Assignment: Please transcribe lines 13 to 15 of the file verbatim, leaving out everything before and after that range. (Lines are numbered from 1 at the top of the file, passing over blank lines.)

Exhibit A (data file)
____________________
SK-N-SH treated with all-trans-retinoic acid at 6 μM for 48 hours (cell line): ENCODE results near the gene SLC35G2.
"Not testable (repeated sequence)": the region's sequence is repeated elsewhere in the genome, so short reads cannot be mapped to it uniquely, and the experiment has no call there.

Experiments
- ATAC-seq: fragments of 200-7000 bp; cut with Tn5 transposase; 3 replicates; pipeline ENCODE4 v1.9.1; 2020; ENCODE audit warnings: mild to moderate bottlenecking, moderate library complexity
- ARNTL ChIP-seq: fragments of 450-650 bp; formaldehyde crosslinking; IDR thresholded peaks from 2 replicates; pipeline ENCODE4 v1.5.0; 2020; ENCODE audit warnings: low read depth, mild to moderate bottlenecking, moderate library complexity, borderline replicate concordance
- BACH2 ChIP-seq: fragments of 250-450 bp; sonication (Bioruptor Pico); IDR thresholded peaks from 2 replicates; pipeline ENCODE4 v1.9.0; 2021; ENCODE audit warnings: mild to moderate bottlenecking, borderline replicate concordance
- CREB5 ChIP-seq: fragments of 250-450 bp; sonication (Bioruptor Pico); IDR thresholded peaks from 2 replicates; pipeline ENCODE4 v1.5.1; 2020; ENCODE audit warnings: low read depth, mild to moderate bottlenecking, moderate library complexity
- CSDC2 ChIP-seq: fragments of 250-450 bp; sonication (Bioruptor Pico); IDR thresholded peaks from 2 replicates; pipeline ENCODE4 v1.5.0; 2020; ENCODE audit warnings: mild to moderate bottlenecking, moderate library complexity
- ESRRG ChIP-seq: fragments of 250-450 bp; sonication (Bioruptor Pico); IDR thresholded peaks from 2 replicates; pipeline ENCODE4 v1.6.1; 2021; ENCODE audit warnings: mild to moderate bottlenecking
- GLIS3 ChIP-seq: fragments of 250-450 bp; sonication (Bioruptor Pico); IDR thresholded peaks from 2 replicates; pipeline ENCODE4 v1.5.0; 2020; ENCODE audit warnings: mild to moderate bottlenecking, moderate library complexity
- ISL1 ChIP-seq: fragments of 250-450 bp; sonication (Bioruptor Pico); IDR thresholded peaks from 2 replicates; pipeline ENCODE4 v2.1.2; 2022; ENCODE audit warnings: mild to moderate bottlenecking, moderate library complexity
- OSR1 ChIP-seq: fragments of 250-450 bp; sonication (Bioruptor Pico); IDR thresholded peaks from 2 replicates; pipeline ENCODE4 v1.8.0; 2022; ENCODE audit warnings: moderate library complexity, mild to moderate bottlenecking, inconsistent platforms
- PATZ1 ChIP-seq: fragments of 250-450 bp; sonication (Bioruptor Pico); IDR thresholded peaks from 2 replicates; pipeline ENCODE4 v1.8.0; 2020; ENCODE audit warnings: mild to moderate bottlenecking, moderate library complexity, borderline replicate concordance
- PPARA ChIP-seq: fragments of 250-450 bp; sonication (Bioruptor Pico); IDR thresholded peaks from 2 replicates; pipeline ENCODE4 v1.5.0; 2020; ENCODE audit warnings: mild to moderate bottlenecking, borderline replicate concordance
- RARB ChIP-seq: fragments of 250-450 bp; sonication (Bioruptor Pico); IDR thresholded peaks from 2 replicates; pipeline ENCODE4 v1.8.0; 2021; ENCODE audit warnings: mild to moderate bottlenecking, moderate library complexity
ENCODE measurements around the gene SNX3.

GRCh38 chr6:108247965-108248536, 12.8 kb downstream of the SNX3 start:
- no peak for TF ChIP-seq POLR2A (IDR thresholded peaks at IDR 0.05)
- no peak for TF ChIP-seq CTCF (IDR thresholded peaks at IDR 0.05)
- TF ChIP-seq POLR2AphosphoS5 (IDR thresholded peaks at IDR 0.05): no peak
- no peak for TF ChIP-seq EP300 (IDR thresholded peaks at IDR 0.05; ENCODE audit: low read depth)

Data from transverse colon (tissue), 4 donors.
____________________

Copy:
- PATZ1 ChIP-seq: fragments of 250-450 bp; sonication (Bioruptor Pico); IDR thresholded peaks from 2 replicates; pipeline ENCODE4 v1.8.0; 2020; ENCODE audit warnings: mild to moderate bottlenecking, moderate library complexity, borderline replicate concordance
- PPARA ChIP-seq: fragments of 250-450 bp; sonication (Bioruptor Pico); IDR thresholded peaks from 2 replicates; pipeline ENCODE4 v1.5.0; 2020; ENCODE audit warnings: mild to moderate bottlenecking, borderline replicate concordance
- RARB ChIP-seq: fragments of 250-450 bp; sonication (Bioruptor Pico); IDR thresholded peaks from 2 replicates; pipeline ENCODE4 v1.8.0; 2021; ENCODE audit warnings: mild to moderate bottlenecking, moderate library complexity